The concept of portfolio management in K-12 education (PMM)—a diverse
array of public schools overseen but not directly run by a central
office—has many advocates. The authors of this new edited volume,
including Henry Levin and Josh Edelman, examine its strengths and
weaknesses via case studies of Chicago, New York, Philadelphia, and New
Orleans, each of which has employed at least a limited version of PMM.
Their findings: the portfolio approach can jumpstart change in
dysfunctional districts but is no silver bullet. In New York City, for
example, the Bloomberg-Klein regime saw genuine academic gains through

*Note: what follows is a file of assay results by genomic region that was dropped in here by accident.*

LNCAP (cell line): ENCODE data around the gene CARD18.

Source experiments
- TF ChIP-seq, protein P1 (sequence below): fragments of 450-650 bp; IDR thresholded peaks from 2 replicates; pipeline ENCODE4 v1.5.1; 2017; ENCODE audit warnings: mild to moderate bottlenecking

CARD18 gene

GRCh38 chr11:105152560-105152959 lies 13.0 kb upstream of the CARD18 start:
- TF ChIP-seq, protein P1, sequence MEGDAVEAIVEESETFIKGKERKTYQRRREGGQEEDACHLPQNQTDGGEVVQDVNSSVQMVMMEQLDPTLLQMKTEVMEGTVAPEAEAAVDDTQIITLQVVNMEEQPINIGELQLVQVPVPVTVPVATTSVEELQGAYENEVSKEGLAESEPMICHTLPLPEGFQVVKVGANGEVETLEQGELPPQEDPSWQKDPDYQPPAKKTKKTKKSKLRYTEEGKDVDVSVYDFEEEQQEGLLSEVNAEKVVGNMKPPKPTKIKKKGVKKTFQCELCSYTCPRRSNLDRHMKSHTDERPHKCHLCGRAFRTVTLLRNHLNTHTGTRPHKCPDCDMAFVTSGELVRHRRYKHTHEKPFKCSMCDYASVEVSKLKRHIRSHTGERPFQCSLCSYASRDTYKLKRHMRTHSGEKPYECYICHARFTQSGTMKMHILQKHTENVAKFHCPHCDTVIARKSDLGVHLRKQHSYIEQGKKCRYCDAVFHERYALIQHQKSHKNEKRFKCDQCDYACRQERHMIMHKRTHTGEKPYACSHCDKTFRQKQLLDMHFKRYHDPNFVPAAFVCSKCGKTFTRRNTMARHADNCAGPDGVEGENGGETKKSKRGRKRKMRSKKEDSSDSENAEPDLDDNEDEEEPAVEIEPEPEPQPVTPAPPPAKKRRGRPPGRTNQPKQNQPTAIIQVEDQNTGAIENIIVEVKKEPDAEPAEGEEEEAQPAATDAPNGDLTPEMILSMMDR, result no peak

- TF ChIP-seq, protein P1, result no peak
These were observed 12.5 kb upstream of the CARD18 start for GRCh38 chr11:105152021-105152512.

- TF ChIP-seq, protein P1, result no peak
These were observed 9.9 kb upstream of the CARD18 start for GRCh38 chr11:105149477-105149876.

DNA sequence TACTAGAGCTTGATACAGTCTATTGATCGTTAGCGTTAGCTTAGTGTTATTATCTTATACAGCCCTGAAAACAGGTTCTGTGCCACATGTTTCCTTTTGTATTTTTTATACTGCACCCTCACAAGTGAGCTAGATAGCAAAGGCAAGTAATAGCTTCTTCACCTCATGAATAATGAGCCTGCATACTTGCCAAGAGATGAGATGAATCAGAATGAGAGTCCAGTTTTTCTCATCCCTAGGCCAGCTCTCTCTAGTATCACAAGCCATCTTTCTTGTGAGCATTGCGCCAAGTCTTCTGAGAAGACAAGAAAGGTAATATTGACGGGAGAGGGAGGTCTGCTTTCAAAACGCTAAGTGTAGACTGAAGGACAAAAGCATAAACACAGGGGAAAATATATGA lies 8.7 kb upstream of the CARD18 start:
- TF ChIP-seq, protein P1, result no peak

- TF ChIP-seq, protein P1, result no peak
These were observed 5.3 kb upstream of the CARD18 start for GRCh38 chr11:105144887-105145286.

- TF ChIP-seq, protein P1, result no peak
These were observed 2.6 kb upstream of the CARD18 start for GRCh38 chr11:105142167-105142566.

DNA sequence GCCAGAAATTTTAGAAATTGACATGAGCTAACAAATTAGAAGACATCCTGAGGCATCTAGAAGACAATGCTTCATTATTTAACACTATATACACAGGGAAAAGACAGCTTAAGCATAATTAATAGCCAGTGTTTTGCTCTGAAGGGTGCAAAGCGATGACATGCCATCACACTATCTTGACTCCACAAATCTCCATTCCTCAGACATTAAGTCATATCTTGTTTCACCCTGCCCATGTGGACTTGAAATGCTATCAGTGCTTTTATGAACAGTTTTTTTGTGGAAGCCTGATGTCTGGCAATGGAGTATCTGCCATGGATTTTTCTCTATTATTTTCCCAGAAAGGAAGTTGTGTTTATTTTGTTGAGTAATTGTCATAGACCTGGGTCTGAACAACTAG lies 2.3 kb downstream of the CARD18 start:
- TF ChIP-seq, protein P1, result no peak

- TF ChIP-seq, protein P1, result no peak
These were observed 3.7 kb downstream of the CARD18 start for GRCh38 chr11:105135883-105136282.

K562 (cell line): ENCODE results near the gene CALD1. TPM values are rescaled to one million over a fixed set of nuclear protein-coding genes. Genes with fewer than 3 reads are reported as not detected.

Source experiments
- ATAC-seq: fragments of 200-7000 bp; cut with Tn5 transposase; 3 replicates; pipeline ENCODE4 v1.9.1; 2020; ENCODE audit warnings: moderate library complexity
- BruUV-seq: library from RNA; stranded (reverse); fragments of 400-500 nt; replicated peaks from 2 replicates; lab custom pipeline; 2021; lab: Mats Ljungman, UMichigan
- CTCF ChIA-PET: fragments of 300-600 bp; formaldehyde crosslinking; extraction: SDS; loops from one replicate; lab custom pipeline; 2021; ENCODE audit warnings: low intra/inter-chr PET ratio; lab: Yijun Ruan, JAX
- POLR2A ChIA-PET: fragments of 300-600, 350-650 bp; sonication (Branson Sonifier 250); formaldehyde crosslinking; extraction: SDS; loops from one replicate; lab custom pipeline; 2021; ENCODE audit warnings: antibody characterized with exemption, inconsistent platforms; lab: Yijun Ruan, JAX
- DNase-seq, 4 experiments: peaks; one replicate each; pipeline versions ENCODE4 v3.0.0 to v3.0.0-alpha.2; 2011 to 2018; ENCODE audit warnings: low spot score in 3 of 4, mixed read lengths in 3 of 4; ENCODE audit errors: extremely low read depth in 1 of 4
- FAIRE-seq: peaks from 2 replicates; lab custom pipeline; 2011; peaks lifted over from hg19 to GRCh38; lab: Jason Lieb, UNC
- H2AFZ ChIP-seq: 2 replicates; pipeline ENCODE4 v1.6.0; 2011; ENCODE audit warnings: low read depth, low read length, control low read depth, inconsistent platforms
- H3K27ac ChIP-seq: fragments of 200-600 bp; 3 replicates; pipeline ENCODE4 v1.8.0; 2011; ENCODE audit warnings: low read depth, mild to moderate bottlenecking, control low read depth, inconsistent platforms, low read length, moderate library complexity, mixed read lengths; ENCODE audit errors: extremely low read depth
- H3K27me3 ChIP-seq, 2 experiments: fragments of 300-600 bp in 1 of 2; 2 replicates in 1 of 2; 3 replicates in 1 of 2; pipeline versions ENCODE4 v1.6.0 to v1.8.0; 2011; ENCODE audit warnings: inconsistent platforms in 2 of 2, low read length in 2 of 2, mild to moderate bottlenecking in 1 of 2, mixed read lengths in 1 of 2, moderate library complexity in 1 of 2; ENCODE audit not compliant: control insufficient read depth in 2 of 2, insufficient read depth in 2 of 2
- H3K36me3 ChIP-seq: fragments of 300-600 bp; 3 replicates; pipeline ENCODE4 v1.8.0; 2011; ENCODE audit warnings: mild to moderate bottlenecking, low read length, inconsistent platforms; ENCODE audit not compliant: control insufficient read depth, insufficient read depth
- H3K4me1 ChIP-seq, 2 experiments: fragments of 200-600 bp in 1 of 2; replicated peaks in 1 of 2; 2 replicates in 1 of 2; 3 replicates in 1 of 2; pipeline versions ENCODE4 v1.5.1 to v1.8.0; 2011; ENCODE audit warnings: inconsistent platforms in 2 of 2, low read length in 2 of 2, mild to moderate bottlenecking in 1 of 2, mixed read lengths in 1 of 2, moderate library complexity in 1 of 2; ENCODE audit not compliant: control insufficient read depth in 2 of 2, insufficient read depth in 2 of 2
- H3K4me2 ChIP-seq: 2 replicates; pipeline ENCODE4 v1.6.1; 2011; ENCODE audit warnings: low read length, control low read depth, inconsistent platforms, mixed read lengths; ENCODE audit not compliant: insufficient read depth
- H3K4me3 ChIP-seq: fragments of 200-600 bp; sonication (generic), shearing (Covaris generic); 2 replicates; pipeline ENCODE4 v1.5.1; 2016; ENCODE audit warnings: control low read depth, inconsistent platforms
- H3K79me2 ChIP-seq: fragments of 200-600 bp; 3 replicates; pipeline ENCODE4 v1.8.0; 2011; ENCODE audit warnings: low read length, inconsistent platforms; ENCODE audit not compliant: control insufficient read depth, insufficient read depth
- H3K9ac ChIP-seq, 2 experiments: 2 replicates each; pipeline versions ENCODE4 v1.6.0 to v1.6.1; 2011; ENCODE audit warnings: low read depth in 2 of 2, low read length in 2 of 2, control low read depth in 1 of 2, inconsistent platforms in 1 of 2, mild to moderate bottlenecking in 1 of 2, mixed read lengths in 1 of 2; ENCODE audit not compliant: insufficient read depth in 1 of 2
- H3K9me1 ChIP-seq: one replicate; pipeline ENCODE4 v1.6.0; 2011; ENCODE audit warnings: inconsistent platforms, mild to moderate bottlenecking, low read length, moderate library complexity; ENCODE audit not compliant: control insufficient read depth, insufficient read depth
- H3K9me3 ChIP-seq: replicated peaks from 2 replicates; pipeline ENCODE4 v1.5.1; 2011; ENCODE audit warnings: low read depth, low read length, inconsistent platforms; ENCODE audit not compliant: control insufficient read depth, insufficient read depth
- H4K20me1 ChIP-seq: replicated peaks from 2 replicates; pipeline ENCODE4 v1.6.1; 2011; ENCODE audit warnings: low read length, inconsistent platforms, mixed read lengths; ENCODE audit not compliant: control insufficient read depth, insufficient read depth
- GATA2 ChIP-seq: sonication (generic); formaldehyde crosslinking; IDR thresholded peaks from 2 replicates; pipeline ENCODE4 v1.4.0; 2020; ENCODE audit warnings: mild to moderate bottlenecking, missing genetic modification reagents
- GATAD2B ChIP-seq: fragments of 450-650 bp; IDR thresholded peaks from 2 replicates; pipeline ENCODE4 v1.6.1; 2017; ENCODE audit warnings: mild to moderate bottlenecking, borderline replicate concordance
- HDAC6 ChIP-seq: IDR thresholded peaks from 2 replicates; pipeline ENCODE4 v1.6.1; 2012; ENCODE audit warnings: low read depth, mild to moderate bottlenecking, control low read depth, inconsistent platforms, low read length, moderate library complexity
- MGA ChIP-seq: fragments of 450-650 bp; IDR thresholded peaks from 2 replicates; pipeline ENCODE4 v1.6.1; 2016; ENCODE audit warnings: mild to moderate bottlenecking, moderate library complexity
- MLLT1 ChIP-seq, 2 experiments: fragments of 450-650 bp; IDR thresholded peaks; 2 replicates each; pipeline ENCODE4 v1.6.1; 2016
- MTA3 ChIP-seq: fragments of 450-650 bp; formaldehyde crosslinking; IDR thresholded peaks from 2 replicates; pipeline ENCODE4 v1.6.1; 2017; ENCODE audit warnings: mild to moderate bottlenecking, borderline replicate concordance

its PMM model but the changes made turn out to have less to do with the
model itself than with the political and economic strength of Bloomberg
and Klein. In New Orleans, the portfolio approach to education has
coincided with increased student performance. However, the district now
spends more on education than it did during its pre-PMM days, and lacks a
coordinated governance structure. Education policy, the authors argue,
often suffers from an unchecked rush to judgment on new ideas. However,
they also argue that, absent a willingness to try new approaches, we are
stuck with the status quo.
Katrina E. Bulkley, Jeffrey R. Henig, and Henry M. Levin, eds., Between Public and Private: Politics, Governance, and the New Portfolio Models for Urban School Reform, (Cambridge, MA: Harvard Education Press, 2010).